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Elhannon, LLC v. F.A. Bartlett Tree Expert Co.

United States District Court, D. Vermont

April 18, 2017

ELHANNON LLC, et al Plaintiffs,
v.
THE F.A. BARTLETT TREE EXPERT COMPANY, Defendant.

          OPINION AND ORDER

          William K. Sessions III District Court Judge

         This case concerns a contract and consumer fraud dispute between Plaintiffs Elhannon Wholesale Nurseries, LLC (“Elhannon”), a New York corporation represented by Downs Rachlin Martin LLC, and its predecessors, and Defendant F.A. Bartlett Tree Expert Company (“Bartlett”), a Connecticut corporation represented in this action by Woolmington, Campbell, Bernal & Bent, P.C. On May 23, 2016, this Court denied Plaintiffs' motion to compel complete discovery responses and document production because Defendant represented to the Court that its discovery responses were complete. ECF 68. Elhannon now renews that motion on the ground that recent deposition testimony demonstrates that Defendant's prior representations to this Court asserting complete discovery responses were false. ECF 95. In addition, both parties cross-moved for discovery sanctions. Id.; ECF 95 and 100. For the reasons described below, the Court grants Elhannon's renewed motion to compel in part, denies the parties' cross-motions for sanctions, and orders the parties to engage in further meet-and-confer efforts to resolve certain factual disputes.

         In its amended complaint, Elhannon alleges that between 2007 and 2014, Elhannon and Bartlett entered into a series of contracts calling for Bartlett to design and execute an integrated pest management program for Elhannon's entire tree nursery, which it called the “MoniTor” program. ECF 27. Elhannon allegedly relied on Bartlett's promised expertise and commitment to do whatever was necessary to properly protect its plants, and did not supervise or direct Bartlett's activities. In particular, it relied on representations made by Jeromy Gardner, a Bartlett employee in its Manchester, Vermont office, who later supervised the spraying work undertaken at Elhannon's nursery. Despite Gardner's representations and contractual promises, Bartlett alleges that Gardner directed Bartlett employee Jason Graham to underservice the nursery, leading to a large scale outbreak of disease and insects on its trees. In addition, Elhannon alleges that Graham, at Gardner's request, applied chemicals at Elhannon which were illegal under New York law in order to attempt to control an incipient outbreak. Graham was allegedly terminated after he refused to continue applying illegal chemicals, ostensibly because he would not support Graham's ineffective spraying program at Elhannon. Elhannon alleges that Bartlett had no intention of ever spraying the entire nursery or of fully following through on the misrepresentations it made to induce Elhannon to enter into the contract. It also asserts that Bartlett falsified its records to give the impression that it was performing more work at Elhannon than it actually did, and that it improperly billed Elhannon for work done for others. As a consequence of these failures, Elhannon faced a massive pest problem, and has had to destroy trees valued at several million dollars and to implement its own pest management program. Elhannon brings claims for breach of contract, negligence, negligent misrepresentation, fraud and intentional misrepresentation, fraud in the performance, and violations of New York's General Business Law concerning consumer fraud.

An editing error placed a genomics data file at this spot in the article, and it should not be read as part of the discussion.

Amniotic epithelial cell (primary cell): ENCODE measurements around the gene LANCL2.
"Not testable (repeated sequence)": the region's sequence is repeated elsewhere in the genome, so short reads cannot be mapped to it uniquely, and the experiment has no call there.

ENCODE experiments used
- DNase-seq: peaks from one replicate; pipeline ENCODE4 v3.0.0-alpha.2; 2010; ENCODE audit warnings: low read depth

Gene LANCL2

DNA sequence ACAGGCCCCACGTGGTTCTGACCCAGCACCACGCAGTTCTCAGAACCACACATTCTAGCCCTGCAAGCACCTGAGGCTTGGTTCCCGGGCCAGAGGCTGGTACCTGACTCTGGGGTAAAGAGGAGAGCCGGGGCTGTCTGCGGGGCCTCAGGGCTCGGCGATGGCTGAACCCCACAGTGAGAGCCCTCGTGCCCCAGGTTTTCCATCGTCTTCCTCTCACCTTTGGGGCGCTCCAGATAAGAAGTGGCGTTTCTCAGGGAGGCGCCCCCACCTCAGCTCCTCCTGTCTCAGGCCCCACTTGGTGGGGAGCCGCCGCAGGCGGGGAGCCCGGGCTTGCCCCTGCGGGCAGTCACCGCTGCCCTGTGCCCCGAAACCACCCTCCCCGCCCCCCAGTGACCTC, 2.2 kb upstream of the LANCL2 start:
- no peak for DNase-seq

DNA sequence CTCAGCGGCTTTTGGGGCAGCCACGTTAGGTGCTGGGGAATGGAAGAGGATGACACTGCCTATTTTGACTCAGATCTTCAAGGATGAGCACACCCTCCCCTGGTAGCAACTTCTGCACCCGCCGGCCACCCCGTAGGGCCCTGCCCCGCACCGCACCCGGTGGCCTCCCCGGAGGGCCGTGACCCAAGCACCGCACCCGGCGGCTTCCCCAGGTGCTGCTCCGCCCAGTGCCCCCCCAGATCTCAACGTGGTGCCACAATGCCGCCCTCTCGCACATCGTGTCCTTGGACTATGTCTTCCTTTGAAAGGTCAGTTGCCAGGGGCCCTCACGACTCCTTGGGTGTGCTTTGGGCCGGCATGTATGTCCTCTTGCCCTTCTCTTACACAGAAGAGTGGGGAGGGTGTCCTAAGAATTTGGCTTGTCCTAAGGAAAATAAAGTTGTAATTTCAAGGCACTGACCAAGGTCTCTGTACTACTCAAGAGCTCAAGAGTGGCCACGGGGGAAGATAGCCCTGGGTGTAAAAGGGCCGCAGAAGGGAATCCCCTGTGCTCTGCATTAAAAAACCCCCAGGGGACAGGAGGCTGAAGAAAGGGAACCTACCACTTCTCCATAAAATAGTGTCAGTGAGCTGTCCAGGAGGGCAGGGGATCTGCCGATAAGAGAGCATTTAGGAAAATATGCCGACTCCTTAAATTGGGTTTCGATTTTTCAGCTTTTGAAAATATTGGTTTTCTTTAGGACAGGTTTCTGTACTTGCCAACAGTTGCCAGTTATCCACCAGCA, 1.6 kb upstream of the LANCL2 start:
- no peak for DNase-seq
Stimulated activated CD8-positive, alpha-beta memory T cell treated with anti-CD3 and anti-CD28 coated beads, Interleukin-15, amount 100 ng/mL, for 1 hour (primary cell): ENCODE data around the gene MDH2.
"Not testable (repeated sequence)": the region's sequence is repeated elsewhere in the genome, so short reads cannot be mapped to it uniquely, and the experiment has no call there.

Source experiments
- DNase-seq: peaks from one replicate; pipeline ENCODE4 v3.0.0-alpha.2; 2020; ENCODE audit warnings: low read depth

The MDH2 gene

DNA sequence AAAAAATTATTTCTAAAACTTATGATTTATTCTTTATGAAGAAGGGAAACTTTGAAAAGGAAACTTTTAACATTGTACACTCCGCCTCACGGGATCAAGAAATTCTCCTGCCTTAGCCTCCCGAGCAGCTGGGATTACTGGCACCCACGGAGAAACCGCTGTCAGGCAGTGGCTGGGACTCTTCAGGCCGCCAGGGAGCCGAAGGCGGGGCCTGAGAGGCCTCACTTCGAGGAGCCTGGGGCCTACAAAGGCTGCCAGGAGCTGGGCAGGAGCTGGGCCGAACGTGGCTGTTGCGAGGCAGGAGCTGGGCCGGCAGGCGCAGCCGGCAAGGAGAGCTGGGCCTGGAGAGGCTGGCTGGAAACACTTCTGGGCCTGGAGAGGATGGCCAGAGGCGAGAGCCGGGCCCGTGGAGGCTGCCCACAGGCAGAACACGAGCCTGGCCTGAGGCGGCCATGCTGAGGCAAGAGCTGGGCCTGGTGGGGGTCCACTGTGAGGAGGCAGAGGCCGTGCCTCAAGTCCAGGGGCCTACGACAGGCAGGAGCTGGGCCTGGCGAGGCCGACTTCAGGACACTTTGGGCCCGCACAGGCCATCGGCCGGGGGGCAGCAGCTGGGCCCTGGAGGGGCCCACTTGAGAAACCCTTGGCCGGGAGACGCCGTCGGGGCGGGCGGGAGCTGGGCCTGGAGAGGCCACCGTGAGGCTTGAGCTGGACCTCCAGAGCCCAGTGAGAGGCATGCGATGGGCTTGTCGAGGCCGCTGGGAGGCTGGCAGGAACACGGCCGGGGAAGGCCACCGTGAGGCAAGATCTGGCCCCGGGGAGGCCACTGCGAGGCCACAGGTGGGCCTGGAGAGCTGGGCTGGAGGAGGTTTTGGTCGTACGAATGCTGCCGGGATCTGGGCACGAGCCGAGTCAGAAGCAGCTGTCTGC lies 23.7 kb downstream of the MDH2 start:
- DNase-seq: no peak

Background on Discovery Requests

         (a) Outstanding document production

         Elhannon filed a Motion to Compel on February 15, 2016 seeking a more thorough production of the following categories of documents, which it asserts are responsive to outstanding discovery requests:

(1) Complete information on the Elhannon account from Bartlett's Electronic Landscape Manager (“ELM”) program, including printouts of all screens;
(2) Internal correspondence and emails pertaining to Elhannon;
(3) Internal analysis documents pertaining to Elhannon, including financial documents, estimates, and calculations of costs and profitability;
(4) Certain compensation and personnel file materials for the two key Bartlett employees (Graham and Gardner) on the Elhannon contracts; and
(5) Documents from Bartlett's other electronic systems (e.g., the NBS system).

         These categories are also the subject of the discussion at issue here. Once again, the parties vigorously dispute whether the Defendant has already produced all relevant discovery pertaining to each category.

         (1) Information from the ELM system